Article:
Departure Location – Kos Harbour (approx. 30 mins from airport)

Embarkation and departure is planned for approx.17:00. You are more than welcome to arrive earlier to drop off your bags, but please be aware that the crew will be busy cleaning and tidying making everything ready for your group so you will not be able to settle into your cabin.

If your travel plans or flights do not allow you to arrive before 17:00 we recommend arriving the day before the tour starts. This would also allow time to relax, recover from any jet lag and arrive at the boat on time for embarkation and departure.

If you arrive at the gulet after 17:00, we will do our best to enable you to join the tour at a later time and place.

Please Note: Departure time is subject to change depending on weather, harbour, or other conditions.

Disembarkation is around 09:00. We will arrange local transfers on the first and last day of the tour.

Booking Flights If you are staying in or connecting via Athens then the easiest way to get to and from the gulet is to fly. There are a number of airlines that offer domestic flights in Greece. The cheapest way to book flights is directly with the airline online.

Please note: Flights are subject to change. Please contact the airline for exact details.

If you prefer to book with a travel agent, we are happy to recommend specialists in a number of countries around the world, please contact our office for more details.

Travel Insurance:We consider adequate travel insurance to be essential. You should ensure that you take out a suitable policy, to make sure that your trip is properly covered.

Athens, Kos and the Greek islands If you are planning to stay in Athens before or after your tour or if you intend to add time on Kos or any other Greek island, we are happy to offer information and advice.

Nature of the Cruising the Dodecanese itinerary Cruising and Itinerary: This fabulous cruise through the Aegean, visits 11 of the Dodecanese Islands and has a character very different to that of most of our other gulet cruises. We will be crossing some stretches of wide open sea between the islands and covering considerable distances on some of the days. The Dodecanese Islands (running as a chain alongside the shore of southwest Turkey) are renowned for their wealth of nature and beauty and cruising between them offers a wonderful opportunity to experience and appreciate their fascinating diversity. There will be some early starts so we can make passage in the early morning before the wind picks up in the afternoon. While the average travelling time will be longer than our normal coastal gulet cruises, there will be opportunities to swim each day (schedule and weather permitting).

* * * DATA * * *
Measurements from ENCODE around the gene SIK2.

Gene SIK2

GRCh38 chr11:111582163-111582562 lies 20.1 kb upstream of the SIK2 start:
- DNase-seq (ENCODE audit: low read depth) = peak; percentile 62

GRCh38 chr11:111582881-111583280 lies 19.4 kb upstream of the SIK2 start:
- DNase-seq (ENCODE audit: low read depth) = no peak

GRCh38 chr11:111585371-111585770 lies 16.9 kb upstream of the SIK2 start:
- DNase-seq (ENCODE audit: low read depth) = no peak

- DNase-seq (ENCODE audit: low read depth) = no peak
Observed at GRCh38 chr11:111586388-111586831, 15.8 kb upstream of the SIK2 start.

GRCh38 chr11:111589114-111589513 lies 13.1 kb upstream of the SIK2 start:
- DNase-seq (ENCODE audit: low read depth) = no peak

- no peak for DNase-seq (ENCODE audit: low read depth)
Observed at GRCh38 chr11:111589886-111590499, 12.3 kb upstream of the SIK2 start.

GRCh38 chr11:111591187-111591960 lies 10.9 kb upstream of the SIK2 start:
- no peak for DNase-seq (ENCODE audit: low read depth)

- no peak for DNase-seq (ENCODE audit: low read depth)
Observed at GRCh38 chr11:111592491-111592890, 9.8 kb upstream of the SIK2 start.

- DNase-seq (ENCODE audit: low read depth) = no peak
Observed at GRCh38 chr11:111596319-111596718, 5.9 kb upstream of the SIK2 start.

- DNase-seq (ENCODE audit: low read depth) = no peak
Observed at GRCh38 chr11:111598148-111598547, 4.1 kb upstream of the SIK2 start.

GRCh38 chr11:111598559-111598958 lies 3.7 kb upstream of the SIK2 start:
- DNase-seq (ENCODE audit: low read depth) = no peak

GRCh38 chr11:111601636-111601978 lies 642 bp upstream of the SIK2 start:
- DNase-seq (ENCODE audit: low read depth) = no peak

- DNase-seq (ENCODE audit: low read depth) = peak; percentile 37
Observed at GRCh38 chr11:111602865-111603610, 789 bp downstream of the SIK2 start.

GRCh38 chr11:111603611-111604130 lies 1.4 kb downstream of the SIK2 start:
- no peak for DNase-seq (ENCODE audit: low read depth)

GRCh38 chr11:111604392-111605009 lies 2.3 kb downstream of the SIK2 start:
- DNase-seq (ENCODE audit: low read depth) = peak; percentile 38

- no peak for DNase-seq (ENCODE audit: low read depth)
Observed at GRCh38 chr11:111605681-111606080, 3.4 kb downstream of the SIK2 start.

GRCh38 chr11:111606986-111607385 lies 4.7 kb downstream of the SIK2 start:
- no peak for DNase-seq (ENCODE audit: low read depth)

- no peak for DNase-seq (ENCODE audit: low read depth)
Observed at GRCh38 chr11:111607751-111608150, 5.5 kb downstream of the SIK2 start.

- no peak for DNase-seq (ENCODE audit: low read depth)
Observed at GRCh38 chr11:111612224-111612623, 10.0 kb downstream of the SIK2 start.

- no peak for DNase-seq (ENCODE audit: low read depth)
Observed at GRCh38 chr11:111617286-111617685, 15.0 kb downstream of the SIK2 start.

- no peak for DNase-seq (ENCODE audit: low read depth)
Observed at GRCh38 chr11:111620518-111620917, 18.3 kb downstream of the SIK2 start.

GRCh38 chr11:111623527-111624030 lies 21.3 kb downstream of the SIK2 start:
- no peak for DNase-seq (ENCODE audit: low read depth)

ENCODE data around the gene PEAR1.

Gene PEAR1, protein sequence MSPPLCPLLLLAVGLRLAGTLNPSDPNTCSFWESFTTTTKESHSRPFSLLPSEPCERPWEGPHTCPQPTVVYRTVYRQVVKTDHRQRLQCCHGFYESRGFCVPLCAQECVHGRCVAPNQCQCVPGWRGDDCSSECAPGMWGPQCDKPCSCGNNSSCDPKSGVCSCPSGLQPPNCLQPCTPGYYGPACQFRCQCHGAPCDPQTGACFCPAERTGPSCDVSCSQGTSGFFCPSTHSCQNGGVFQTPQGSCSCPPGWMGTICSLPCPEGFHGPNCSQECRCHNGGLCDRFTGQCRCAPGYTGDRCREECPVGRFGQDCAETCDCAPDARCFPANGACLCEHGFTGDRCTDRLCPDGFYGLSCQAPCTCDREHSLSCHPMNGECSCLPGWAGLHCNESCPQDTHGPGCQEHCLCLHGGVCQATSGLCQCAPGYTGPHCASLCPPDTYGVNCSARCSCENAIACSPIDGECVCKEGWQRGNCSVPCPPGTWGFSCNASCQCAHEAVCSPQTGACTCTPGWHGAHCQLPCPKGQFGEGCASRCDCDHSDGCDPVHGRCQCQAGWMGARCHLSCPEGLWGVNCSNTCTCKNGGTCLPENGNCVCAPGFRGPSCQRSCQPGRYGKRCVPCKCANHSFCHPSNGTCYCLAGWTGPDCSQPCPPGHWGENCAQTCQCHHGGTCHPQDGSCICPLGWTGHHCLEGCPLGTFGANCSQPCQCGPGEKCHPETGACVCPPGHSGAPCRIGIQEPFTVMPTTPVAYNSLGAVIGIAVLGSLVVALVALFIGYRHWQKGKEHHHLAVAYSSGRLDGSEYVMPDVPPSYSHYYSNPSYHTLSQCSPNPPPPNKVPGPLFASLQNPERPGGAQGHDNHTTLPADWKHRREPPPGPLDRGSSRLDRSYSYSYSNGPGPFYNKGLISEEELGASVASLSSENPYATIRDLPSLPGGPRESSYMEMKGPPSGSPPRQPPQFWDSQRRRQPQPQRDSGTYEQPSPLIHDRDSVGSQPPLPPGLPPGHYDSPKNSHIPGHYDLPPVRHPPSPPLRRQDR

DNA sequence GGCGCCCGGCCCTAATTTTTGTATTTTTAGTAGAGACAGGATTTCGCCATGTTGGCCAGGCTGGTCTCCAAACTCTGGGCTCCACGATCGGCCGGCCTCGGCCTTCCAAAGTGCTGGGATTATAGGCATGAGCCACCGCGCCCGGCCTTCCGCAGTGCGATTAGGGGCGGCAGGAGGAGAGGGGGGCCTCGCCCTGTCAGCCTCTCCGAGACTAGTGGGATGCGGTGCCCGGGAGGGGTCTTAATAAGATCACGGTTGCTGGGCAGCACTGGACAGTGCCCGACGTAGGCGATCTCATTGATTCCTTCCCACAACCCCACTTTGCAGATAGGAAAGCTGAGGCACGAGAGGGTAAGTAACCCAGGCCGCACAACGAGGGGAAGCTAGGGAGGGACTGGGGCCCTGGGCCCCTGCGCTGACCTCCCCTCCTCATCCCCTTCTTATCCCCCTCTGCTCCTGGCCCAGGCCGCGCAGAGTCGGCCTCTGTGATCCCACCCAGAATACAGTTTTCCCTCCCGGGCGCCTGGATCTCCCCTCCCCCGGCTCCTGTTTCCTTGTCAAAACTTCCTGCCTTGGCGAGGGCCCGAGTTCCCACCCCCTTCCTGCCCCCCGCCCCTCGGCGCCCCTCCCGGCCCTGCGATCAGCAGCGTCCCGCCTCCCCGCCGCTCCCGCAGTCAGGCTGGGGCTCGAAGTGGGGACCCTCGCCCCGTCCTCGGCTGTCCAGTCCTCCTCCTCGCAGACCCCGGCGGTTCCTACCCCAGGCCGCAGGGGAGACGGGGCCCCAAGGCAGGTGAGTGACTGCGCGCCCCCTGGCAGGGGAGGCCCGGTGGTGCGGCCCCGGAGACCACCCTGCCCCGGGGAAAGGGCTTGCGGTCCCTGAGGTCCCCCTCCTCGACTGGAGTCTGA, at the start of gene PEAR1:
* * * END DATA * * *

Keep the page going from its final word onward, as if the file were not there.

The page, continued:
As with all of our gulet cruises, we have spent a great deal of time crafting the itinerary to be as good as it can be, but we are travelling aboard a boat and may need to make changes according to the weather and the captain’s advice.

Overnights: Compared with our coastal gulet cruises in Turkey and Italy, where we tend to spend a good number of nights moored out in isolated bays, on this trip we will be spending more nights in harbour on the islands. This means you’ll have the chance to explore not only as part of the expert led outings, you’ll also be able to go ashore and wander in the mornings and evenings when we are tied up in the picturesque Greek harbour towns.

Food: The boat is a Turkish gulet with a Turkish crew including a chef who will be cooking up wonderful meals throughout your cruise. As such the food served on board will be traditional ‘Turkish’ or Eastern Mediterranean. We will be going ashore to eat authentic Greek food in family run tavernas at intervals along the way and your tour leader will ensure you’ll have the chance to sample a good many of the local Greek delicacies of the islands. The gulet will be stocked with Greek wine and spirits and your guides will introduce you to some of the best beverages (alcoholic and non-alcoholic) the Greek islands have to offer.